Owlish anecdotes

22 07 2018

Let’s Explore Diabetes with Owls

A guy walks into a bar . . .

From here the story could take many turns. A guy walks into a bar and meets the love of his life. A guy walks into a bar and finds no one else is there. When this guy is David Sedaris, the possibilities are endless. In Let’s Explore Diabetes with Owls, Sedaris delights with twists of humour and intelligence, remembering his father’s dinnertime attire (shirtsleeves and underpants) his first colonoscopy (remarkably pleasant) and the time he considered buying the skeleton of a murdered pygmy. By turns hilarious and moving, David Sedaris masterfully looks at life’s absurdities as he takes us on adventures that are not to be forgotten.

He is a master of expanding on small observations and fragments of recollections. As the Guardian puts it:

All these superficially insignificant memories are preserved for later examination, like the dead animals that are a recurring theme – Sedaris seeks a rare stuffed owl as a gift for his partner, Hugh; his sister Gretchen carries around a jar full of dead insects to study. A joyous moment swimming with a giant sea turtle in Hawaii reminds Sedaris of how, aged 10, he captured a clutch of baby sea turtles and kept them at home for weeks, giving them minced beef to eat until their tank turned into a rancid turtle graveyard.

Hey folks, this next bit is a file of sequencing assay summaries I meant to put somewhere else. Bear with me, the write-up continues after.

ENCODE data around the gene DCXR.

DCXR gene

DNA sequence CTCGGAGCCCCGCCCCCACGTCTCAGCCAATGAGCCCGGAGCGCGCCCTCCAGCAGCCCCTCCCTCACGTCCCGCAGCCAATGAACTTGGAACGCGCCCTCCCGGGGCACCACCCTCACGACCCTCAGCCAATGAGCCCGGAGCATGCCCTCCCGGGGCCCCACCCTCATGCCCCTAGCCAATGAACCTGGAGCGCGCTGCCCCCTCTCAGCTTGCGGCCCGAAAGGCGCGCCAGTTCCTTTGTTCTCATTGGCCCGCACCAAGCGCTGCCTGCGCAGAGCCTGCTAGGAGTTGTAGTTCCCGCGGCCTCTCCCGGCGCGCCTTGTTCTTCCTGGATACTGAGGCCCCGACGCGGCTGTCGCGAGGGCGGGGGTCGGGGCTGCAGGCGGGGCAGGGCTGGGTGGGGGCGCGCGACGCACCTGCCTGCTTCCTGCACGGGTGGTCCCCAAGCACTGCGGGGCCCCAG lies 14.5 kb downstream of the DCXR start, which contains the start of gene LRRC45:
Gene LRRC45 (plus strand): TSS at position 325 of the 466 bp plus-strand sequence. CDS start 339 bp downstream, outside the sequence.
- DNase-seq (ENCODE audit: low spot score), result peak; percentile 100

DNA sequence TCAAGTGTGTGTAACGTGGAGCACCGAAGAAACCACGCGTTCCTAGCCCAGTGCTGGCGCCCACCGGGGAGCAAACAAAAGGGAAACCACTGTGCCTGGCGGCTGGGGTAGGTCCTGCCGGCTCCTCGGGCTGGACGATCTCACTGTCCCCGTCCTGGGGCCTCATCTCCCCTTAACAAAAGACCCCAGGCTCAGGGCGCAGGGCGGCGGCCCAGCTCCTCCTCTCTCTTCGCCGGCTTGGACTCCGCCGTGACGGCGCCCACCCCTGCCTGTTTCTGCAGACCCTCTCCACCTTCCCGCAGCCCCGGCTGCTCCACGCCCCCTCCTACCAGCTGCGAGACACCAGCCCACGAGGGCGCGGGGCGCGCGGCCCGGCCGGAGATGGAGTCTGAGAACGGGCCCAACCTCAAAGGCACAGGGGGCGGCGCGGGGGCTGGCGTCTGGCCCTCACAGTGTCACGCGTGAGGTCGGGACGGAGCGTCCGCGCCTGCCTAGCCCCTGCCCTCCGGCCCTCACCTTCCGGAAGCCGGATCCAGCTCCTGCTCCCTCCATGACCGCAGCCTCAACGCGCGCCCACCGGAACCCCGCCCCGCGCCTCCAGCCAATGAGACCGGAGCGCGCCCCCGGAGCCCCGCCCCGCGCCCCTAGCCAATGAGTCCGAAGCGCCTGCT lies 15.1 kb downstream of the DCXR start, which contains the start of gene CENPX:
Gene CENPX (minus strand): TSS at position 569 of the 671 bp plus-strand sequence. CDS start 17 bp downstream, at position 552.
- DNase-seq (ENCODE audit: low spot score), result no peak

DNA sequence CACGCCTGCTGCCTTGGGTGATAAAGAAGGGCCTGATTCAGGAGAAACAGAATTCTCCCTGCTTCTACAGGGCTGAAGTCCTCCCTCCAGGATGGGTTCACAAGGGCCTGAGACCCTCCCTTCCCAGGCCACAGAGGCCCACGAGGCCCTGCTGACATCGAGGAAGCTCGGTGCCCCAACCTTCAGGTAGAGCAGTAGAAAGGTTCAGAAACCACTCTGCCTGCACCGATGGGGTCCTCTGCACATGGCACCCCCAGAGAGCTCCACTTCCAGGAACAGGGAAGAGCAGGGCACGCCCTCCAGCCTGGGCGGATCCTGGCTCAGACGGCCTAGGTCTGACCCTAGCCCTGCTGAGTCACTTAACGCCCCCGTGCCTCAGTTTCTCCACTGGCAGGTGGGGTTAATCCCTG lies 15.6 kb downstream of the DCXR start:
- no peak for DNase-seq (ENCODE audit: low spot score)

It’s a really entertaining and at times disturbing collection of well-honed and crafted tales which I found it was almost impossible not to read without hearing Sedaris’ voice. Anyway, having seen him read in Nottingham the other day (at a packed Royal Concert Hall) he really is very good value. Take a look at this recent commencement speech at Oberlin College for an example of his work:

Commencement Address 2018: David Sedaris from Oberlin College and Conservatory on Vimeo.

 

four stars

 





Vinyl dreams

14 07 2018

 

The Forensic Records Society by Magnus Mills

 

Two men with a passion for vinyl create a society for the appreciation of records. Their aim is simple: to elevate the art of listening by doing so in forensic detail. The society enjoys moderate success in the back room of their local pub, The Half Moon, with other enthusiasts drawn to the initial promise of the weekly gathering. The master of the comic deadpan returns for his ninth novel, a spectacularly disingenuous exploration of power, fanaticism and really, really good records.

 

A wonderful novel which two vinyl-loving musical purists launch a distinctive society, which meets in a local pub and is dedicated to listening to records (mainly singles) forensically. Others soon join in, each with their own musical preferences, but then there are ideological splits, the forensic records society fractures and different groups form, with alternative musical criteria. Nothing is ever quite as it seems in Magnus Mills’ novels though and, despite the matter of fact, plain deadpan style, strange things happen in the Half Moon pub, time seems to pass unevenly, the musical selections are eclectic to say the least and the undercurrents at play between the main characters are difficult to fathom. Ultimately, the forensics are very much left to the reader but it is nevertheless a highly entertaining and delightfully strange story.

(This brief review originally appeared in THE on 5 July.)

4.5 stars








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